Medical Mysteries of Music

This is what listening to music does to your brain while you work

Most places of business allow employees to listen to music at work because it can promote wellbeing, productivity, and concentration. There are, however, a few downsides, too. Rupinder points this article at Inc that goes deeper into the process of your music at work.

When the office is almost too much to stomach, music can deliver much-needed relief on the job. Before you press Play, however, have a handle on when your tunes will be most beneficial for you and your brain.

Learning = Stop

Learning requires your brain to analyze and remember instructions and facts. When music is on, however, your brain has to process auditory data on top of processing the instructions and facts. Because of this multitasking, the brain can interpret the instructions and facts improperly, either associating them in odd ways or making mistakes about what’s important enough to store. Thus, if you have to learn something at work, it’s best to turn off your music, especially if you’re learning verbally or through reading and the music has lyrics.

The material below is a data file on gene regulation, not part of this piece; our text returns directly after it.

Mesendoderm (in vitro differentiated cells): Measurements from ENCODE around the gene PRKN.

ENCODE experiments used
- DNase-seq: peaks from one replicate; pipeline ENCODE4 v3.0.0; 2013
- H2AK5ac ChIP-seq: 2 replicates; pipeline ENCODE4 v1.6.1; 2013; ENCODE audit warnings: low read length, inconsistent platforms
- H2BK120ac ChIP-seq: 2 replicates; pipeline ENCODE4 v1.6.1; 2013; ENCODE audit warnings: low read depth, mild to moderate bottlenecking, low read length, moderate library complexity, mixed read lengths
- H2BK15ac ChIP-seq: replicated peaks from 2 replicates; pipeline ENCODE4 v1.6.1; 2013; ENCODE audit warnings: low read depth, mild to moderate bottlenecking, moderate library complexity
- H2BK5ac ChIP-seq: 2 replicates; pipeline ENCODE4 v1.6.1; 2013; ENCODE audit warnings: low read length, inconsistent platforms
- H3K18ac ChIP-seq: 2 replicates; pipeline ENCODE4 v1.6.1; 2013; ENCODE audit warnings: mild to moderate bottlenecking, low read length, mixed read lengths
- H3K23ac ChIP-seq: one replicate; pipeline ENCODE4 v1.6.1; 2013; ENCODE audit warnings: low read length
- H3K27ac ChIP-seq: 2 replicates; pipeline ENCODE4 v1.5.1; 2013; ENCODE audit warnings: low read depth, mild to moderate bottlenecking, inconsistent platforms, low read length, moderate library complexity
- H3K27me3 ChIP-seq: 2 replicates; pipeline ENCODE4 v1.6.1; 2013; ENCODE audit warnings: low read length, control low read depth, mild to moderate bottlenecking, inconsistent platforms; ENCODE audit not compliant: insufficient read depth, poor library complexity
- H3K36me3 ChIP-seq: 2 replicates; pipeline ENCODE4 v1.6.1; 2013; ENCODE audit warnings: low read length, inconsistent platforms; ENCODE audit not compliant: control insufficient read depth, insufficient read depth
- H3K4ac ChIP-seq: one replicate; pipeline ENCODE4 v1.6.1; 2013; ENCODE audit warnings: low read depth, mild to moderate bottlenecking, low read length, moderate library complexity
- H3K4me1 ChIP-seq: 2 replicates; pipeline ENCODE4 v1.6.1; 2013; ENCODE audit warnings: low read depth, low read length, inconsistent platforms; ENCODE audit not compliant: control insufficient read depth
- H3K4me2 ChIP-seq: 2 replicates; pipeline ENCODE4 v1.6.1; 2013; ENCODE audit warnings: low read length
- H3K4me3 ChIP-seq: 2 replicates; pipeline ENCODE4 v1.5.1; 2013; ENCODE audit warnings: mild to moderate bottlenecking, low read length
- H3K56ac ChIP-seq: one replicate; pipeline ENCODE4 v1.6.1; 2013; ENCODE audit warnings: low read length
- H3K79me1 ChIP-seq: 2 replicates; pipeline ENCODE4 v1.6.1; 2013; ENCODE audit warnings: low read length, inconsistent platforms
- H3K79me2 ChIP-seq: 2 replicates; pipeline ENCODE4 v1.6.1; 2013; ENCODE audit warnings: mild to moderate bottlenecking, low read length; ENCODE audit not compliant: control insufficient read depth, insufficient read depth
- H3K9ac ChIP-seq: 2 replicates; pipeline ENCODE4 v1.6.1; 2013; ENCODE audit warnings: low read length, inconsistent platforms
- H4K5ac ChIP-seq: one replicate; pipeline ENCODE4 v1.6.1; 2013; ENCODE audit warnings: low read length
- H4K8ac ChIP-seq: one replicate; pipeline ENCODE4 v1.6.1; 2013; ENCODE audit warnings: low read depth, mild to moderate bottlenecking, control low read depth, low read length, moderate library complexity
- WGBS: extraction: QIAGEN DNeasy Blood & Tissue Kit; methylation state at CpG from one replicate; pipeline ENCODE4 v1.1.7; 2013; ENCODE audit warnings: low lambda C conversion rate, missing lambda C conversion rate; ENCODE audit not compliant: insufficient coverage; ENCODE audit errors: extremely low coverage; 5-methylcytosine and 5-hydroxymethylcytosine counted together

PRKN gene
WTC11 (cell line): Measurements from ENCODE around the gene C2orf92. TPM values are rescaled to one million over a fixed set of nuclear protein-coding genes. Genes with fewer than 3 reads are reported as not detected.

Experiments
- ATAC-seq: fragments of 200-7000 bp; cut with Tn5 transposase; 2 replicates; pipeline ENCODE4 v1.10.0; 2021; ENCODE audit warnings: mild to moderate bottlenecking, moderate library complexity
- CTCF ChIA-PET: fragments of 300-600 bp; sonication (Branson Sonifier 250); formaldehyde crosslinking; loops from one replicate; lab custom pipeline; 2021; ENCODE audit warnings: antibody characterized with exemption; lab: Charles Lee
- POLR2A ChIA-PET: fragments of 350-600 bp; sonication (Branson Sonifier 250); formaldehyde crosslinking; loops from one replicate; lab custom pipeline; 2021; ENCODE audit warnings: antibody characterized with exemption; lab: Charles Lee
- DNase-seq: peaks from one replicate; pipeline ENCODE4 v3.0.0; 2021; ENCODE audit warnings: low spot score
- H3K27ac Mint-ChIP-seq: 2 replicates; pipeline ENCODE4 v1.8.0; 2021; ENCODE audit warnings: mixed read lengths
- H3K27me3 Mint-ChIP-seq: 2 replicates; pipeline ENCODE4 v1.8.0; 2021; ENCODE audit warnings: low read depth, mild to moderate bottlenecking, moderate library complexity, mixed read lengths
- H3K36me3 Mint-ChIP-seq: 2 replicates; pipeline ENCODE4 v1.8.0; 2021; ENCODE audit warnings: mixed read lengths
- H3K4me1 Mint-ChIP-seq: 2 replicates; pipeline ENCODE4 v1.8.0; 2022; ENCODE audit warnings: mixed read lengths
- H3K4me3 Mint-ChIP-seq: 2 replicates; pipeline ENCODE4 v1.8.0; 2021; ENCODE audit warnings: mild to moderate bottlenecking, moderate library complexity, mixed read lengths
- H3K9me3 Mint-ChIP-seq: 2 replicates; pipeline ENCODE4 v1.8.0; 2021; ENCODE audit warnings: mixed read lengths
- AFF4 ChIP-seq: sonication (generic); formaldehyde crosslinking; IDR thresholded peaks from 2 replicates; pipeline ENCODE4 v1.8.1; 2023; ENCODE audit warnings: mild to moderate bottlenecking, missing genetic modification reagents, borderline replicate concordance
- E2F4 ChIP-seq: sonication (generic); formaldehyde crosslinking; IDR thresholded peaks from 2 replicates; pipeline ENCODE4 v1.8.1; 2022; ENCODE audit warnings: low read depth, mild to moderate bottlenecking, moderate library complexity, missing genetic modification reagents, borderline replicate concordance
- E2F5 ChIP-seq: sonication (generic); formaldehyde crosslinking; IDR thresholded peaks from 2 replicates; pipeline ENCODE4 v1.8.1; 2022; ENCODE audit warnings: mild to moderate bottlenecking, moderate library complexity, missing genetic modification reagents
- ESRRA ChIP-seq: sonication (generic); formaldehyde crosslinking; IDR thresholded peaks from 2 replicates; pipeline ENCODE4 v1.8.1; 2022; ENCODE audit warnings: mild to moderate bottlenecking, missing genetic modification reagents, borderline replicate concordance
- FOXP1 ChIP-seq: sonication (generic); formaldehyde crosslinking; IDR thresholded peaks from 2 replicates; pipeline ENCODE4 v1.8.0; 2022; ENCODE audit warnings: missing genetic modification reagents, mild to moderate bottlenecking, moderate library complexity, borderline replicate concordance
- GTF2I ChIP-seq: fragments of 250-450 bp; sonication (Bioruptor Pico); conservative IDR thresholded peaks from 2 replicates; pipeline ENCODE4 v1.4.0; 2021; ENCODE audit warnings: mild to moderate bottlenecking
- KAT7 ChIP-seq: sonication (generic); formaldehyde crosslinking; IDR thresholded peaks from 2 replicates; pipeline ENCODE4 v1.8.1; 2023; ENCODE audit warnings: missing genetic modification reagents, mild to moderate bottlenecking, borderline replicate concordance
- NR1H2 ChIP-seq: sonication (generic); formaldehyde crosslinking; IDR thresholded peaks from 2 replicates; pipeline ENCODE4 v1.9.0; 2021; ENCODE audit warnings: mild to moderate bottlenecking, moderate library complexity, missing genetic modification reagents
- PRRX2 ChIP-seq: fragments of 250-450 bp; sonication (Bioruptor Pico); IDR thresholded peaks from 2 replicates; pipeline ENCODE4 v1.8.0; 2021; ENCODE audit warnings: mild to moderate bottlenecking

Alan Cross

is an internationally known broadcaster, interviewer, writer, consultant, blogger and speaker. In his 40+ years in the music business, Alan has interviewed the biggest names in rock, from David Bowie and U2 to Pearl Jam and the Foo Fighters. He’s also known as a musicologist and documentarian through programs like The Ongoing History of New Music.

Alan Cross has 38166 posts and counting. See all posts by Alan Cross

One thought on “This is what listening to music does to your brain while you work

  • Can you provide a link to the program you did on Music where you talked about the amount of time for each category that helps your brain. I found that interesting and would like to read more about it.


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